Benjamin Bratton describes The Stack as an accidental megastructure, and if it is that, it is also an accidental data structure, and an accidental planetary financial instrument.
子日：岁寒，然后知松柏之后凋也 — 论语 九：二十八
The Master said, ‘Only when the cold season comes is the point brought home that the pine and the cypress are the last to lose their leaves.’ — Analects IX.28 (Lau trans.)
Some films or books are fascinating more because of what they imply than what they are in themselves. Not everyone is fascinated in this way. Perhaps it is the definition of an [armchair] critic.
I remember, for instance, the film What The Bleep Is Happening quite clearly dividing my friends into a large, rationalist, hater camp and a smaller, trippy, New Age fan camp. I agreed with all the rationalist arguments except the worth of the film – it was an intriguing insight into the fetal stage of a new religion, a kind of Citified Liberal Hinduism.
Hu Mei’s (胡玫) film Confucius, released this year, is a similar sort of piece. It’s fascinating, but more for co-textual reasons than as a spectacular realisation of a cinematic idea. It’s a very public grappling with one the classics of world literature, and central figure of what was once China’s civic religion, and who is still a central figure outside the mainland.
Mao Zedong declared “We no longer need Confucius”, or at least Alice Goodman had him sing it, and he launched a purge to that effect. Today CCP finds Confucius rather more useful. A society of thrifty prosperity seems worth promoting over the income extremes and materialism of the last few boom decades. It’s also a way of reaching out to the Chinese societies at the edge of the nation of the PRC and beyond. John King Fairbank described HK, Taiwan, through Singapore and to the Chinese diaspora as Maritime China, and almost all of those societies maintained Confucianist and Taoist traditions with much less interruption than on the communist-run mainland. So whether it’s a matter of hands across the Taiwan Strait or expanding the soft power heft of Greater China, Confucius seems a goer. They even got a Hakka star from Hong Kong, Chow Yun-fat, to play the lead. The film was originally slated for release on the 60th anniversary of the PRC, which shares a birthday with Confucius (or at least the one traditionally observed).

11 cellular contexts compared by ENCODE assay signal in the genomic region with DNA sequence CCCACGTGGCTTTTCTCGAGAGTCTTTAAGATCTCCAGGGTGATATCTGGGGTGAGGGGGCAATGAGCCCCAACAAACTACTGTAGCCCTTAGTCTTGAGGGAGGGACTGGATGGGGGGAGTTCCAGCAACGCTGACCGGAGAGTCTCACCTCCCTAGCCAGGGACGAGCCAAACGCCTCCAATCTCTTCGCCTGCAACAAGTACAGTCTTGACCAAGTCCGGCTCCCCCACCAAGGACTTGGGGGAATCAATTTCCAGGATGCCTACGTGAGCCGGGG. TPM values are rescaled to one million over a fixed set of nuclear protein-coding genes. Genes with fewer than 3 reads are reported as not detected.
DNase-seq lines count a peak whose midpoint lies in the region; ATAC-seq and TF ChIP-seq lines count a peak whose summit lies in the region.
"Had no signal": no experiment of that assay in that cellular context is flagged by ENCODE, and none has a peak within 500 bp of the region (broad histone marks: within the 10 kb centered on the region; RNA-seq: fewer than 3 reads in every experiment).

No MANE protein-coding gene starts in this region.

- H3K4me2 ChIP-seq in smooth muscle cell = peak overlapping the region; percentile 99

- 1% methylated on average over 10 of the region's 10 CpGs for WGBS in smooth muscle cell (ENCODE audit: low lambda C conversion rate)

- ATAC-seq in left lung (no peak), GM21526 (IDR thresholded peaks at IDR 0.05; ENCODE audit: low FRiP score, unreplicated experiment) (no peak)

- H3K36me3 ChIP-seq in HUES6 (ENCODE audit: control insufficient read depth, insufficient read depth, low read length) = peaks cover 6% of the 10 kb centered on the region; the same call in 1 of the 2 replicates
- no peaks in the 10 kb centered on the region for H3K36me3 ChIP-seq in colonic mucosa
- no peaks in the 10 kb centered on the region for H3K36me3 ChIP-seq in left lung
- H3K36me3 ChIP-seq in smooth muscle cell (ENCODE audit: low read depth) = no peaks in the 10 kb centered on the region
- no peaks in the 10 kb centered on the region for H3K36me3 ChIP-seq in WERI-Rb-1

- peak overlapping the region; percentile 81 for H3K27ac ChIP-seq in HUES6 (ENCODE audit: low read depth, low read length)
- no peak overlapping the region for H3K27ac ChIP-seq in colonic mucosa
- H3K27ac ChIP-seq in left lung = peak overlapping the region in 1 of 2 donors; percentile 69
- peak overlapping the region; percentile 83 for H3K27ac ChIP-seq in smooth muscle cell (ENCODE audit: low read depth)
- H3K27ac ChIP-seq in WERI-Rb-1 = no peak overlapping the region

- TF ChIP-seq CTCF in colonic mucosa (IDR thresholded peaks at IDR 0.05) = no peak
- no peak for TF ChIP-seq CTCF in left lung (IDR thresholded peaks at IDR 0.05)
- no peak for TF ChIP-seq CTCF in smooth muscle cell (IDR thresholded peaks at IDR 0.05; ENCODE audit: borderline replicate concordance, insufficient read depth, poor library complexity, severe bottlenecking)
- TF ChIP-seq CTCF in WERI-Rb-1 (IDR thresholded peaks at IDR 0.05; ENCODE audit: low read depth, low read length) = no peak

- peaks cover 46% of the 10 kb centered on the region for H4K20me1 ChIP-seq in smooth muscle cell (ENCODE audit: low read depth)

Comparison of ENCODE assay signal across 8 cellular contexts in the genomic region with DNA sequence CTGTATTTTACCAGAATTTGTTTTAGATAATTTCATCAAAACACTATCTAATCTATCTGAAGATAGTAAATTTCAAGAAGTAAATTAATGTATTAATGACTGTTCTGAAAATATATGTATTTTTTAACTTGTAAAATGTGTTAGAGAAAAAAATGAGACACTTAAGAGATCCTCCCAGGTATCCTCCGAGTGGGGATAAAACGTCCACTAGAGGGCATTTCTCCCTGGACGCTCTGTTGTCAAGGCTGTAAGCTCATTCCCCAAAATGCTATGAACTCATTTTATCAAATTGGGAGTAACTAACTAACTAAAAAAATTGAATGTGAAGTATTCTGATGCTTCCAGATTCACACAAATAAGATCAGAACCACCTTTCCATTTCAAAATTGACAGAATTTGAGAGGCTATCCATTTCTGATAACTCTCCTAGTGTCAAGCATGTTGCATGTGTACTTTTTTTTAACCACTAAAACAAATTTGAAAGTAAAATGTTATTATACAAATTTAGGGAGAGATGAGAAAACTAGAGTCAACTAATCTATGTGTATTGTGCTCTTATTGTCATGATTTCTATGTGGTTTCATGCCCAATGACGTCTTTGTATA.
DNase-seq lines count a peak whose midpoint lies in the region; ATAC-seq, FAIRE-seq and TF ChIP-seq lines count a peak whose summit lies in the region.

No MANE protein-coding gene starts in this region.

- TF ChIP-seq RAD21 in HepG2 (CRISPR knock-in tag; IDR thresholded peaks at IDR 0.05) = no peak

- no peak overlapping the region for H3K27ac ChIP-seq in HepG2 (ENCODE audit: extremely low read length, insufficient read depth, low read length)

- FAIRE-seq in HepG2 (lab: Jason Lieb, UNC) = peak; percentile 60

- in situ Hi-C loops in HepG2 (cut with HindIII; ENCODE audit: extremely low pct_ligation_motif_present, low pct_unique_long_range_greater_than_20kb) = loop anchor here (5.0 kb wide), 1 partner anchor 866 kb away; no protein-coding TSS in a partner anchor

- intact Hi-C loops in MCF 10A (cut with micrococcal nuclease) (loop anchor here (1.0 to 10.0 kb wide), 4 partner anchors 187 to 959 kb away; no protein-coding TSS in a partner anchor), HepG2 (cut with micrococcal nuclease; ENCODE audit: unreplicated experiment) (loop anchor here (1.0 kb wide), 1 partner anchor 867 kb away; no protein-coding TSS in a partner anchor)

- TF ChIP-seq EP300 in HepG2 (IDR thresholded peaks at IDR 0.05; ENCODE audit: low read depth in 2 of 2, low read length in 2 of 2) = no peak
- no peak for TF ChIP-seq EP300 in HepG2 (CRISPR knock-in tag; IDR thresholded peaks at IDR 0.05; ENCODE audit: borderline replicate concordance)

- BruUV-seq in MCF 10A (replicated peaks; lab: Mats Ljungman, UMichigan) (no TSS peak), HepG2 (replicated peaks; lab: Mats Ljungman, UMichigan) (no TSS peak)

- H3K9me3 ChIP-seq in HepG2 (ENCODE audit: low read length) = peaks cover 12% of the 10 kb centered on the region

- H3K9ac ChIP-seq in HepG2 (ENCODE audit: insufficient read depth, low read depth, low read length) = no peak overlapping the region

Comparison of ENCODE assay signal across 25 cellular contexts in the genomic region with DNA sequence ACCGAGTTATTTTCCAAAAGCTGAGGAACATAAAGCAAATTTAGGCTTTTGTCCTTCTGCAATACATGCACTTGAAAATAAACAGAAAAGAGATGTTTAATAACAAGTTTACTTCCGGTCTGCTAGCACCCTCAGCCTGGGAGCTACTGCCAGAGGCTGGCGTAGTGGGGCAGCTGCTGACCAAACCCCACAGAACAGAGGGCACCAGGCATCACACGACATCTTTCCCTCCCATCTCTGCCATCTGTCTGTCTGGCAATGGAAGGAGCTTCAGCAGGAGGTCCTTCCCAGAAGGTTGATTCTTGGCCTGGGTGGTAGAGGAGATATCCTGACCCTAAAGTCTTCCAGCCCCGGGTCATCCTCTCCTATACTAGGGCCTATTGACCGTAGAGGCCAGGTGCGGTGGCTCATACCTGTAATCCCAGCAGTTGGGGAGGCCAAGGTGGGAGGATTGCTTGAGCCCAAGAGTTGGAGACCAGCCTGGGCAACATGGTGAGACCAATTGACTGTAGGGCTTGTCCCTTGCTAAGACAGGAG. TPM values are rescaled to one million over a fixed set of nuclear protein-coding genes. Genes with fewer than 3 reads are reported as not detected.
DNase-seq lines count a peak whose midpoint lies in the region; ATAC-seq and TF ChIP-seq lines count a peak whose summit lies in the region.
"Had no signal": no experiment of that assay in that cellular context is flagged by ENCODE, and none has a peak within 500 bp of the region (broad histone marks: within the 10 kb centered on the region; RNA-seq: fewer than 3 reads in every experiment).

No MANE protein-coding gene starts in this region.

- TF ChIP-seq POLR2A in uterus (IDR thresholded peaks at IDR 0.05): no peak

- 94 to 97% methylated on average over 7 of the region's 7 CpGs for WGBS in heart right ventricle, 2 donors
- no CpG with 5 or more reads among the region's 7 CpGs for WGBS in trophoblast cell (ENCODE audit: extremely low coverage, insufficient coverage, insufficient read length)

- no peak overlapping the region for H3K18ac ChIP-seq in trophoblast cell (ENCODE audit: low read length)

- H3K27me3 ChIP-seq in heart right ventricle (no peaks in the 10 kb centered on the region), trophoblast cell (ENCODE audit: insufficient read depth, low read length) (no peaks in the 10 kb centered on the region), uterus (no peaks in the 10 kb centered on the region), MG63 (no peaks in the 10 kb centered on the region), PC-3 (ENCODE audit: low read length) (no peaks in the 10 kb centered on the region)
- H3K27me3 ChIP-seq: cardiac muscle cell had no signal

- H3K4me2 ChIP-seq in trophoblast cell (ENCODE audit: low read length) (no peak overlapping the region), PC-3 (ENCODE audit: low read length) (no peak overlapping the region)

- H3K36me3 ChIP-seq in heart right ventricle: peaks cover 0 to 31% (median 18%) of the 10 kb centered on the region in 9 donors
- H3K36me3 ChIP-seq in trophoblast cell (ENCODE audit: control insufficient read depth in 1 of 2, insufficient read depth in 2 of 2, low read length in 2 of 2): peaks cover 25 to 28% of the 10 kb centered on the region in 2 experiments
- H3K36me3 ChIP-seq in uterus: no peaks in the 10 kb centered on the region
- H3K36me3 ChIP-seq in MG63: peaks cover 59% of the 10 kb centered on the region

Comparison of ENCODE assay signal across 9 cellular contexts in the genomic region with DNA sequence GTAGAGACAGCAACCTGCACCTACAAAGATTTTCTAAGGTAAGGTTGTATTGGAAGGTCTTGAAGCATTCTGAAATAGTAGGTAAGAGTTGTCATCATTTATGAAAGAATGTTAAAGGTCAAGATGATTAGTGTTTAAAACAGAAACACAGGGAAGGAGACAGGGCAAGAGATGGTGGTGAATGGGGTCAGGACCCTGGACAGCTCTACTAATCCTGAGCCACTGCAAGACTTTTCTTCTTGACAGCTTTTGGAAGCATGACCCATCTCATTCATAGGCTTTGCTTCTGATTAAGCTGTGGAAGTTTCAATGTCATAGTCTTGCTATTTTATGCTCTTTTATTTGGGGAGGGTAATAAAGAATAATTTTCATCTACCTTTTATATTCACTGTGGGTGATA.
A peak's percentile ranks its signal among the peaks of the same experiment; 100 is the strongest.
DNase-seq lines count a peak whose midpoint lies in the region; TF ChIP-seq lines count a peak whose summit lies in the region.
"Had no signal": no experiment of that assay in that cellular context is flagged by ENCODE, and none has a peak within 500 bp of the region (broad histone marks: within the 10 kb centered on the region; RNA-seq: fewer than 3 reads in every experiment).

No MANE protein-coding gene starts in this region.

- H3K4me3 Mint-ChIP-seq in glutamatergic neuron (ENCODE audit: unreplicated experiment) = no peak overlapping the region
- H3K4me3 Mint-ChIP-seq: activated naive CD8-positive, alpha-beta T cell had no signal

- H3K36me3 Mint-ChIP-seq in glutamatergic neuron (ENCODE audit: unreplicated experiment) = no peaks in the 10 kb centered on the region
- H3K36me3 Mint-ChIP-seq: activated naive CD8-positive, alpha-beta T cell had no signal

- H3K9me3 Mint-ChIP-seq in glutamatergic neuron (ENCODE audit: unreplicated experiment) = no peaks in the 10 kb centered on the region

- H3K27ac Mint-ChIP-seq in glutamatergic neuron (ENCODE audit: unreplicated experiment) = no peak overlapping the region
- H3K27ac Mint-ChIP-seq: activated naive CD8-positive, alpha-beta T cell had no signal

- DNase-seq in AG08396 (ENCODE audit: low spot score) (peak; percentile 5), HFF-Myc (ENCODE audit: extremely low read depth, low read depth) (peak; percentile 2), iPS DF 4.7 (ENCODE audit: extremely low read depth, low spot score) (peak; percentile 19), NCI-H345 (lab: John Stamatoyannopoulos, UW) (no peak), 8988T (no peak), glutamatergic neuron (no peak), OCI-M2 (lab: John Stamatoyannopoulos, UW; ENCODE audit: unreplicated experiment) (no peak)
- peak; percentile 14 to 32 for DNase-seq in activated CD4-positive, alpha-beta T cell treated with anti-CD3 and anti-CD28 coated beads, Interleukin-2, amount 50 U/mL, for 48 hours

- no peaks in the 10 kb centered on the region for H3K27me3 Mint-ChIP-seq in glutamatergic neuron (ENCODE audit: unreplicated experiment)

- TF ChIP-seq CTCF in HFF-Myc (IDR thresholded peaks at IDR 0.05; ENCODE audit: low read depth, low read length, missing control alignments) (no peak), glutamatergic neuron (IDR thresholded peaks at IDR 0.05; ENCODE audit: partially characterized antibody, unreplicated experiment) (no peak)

For a screenwriter, or propagandist, Confucius presents a challenge. Confucius the historical person is a different, but not distinct, figure from the icon at the centre of Confucianism the tradition. As Confucianism became more and more important as a civic religion of the successive imperial dynasties, the stories and histories attributed to him became grander, more elaborate, and more removed from the humanist philosophy he founded. For example, the best historical evidence we have is that Confucius never rose above the rank of police commissioner of the pre-imperial state of Lu. By a few centuries after his death, he was remembered as its prime minister. Then various emperors posthumously appointed him a Marquis.
Instead of the mythic figure people may be more familiar with, the writers chose to focus mostly on the historical figure. (IMDB and CMDB leave the writers anonymous.) He may be a more appealing figure to moderns – more secular and less of a comic book hero. But the historical record is very thin. Almost the only reliable document about Master Kong is The Analects of Confucius, sayings collected by his students. There is nothing like, say, the nice narrative arc of the Christian Gospels to work with. It’s more like trying the write a movie based on the Book of Proverbs, or Nietzsche’s Beyond Good and Evil.